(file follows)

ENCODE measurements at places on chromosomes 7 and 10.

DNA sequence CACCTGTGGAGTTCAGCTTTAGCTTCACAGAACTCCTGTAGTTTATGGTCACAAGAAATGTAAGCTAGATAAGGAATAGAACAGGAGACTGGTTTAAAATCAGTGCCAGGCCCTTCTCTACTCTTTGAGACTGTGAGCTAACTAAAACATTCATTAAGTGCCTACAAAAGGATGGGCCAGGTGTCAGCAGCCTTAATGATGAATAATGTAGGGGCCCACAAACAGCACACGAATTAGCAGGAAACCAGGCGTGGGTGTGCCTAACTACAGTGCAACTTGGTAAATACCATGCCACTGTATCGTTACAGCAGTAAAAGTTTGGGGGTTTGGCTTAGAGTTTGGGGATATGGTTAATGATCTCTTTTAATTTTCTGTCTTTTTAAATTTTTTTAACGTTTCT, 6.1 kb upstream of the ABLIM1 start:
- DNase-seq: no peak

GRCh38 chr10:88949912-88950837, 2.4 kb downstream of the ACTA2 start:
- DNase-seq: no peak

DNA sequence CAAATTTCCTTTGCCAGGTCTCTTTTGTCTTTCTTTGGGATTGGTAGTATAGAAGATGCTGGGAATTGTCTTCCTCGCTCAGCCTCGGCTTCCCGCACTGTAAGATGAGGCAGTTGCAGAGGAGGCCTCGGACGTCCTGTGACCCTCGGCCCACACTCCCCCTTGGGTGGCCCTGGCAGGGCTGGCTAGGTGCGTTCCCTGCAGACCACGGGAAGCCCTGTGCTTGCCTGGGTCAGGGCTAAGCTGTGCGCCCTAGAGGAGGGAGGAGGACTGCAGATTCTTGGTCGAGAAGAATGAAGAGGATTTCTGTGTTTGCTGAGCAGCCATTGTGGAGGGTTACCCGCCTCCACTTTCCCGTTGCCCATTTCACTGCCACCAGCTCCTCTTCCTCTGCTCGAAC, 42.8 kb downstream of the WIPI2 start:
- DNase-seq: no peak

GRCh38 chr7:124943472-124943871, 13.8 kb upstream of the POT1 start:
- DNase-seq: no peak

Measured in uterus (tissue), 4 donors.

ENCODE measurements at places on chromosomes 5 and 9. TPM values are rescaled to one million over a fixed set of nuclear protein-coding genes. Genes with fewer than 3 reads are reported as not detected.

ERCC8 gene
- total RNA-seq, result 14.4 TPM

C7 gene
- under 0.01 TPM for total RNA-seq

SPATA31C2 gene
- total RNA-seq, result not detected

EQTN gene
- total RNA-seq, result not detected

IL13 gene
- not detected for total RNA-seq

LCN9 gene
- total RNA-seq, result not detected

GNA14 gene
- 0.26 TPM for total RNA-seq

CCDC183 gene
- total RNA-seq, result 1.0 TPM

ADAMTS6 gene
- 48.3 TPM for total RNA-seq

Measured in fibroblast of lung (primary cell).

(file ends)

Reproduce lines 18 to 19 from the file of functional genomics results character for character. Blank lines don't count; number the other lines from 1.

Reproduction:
EQTN gene
- total RNA-seq, result not detected